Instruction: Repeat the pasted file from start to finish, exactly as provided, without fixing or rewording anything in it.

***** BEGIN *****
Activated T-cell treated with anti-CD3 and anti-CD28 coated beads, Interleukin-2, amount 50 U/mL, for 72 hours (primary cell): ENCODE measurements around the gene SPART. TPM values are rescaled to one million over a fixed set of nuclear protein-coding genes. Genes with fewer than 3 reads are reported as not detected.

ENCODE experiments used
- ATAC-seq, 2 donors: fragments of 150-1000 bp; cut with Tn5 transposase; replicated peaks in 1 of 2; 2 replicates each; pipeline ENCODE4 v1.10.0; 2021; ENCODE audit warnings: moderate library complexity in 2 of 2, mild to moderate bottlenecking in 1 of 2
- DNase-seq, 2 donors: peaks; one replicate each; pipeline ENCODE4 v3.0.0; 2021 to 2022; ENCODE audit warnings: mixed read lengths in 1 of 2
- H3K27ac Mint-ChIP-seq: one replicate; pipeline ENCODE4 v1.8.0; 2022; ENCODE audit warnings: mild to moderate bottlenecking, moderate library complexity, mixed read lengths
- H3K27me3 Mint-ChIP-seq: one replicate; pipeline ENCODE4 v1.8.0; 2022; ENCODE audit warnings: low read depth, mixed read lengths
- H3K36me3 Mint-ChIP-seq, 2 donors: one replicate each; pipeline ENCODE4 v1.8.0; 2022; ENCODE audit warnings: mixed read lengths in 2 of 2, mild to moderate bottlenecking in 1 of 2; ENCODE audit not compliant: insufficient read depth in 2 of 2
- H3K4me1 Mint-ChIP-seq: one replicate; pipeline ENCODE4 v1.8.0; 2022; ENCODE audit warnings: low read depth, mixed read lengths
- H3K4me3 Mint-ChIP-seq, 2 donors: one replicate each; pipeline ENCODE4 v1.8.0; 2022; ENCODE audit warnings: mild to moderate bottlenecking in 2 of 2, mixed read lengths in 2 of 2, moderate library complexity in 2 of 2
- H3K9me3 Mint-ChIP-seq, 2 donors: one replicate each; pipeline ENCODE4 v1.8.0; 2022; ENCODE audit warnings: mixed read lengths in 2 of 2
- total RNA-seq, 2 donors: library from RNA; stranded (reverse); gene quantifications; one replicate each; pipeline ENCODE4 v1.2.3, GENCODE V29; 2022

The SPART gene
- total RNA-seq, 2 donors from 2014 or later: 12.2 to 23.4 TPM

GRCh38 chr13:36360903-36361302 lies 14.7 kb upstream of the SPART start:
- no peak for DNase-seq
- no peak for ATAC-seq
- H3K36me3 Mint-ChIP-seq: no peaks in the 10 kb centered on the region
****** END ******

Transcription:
Activated T-cell treated with anti-CD3 and anti-CD28 coated beads, Interleukin-2, amount 50 U/mL, for 72 hours (primary cell): ENCODE measurements around the gene SPART. TPM values are rescaled to one million over a fixed set of nuclear protein-coding genes. Genes with fewer than 3 reads are reported as not detected.

ENCODE experiments used
- ATAC-seq, 2 donors: fragments of 150-1000 bp; cut with Tn5 transposase; replicated peaks in 1 of 2; 2 replicates each; pipeline ENCODE4 v1.10.0; 2021; ENCODE audit warnings: moderate library complexity in 2 of 2, mild to moderate bottlenecking in 1 of 2
- DNase-seq, 2 donors: peaks; one replicate each; pipeline ENCODE4 v3.0.0; 2021 to 2022; ENCODE audit warnings: mixed read lengths in 1 of 2
- H3K27ac Mint-ChIP-seq: one replicate; pipeline ENCODE4 v1.8.0; 2022; ENCODE audit warnings: mild to moderate bottlenecking, moderate library complexity, mixed read lengths
- H3K27me3 Mint-ChIP-seq: one replicate; pipeline ENCODE4 v1.8.0; 2022; ENCODE audit warnings: low read depth, mixed read lengths
- H3K36me3 Mint-ChIP-seq, 2 donors: one replicate each; pipeline ENCODE4 v1.8.0; 2022; ENCODE audit warnings: mixed read lengths in 2 of 2, mild to moderate bottlenecking in 1 of 2; ENCODE audit not compliant: insufficient read depth in 2 of 2
- H3K4me1 Mint-ChIP-seq: one replicate; pipeline ENCODE4 v1.8.0; 2022; ENCODE audit warnings: low read depth, mixed read lengths
- H3K4me3 Mint-ChIP-seq, 2 donors: one replicate each; pipeline ENCODE4 v1.8.0; 2022; ENCODE audit warnings: mild to moderate bottlenecking in 2 of 2, mixed read lengths in 2 of 2, moderate library complexity in 2 of 2
- H3K9me3 Mint-ChIP-seq, 2 donors: one replicate each; pipeline ENCODE4 v1.8.0; 2022; ENCODE audit warnings: mixed read lengths in 2 of 2
- total RNA-seq, 2 donors: library from RNA; stranded (reverse); gene quantifications; one replicate each; pipeline ENCODE4 v1.2.3, GENCODE V29; 2022

The SPART gene
- total RNA-seq, 2 donors from 2014 or later: 12.2 to 23.4 TPM

GRCh38 chr13:36360903-36361302 lies 14.7 kb upstream of the SPART start:
- no peak for DNase-seq
- no peak for ATAC-seq
- H3K36me3 Mint-ChIP-seq: no peaks in the 10 kb centered on the region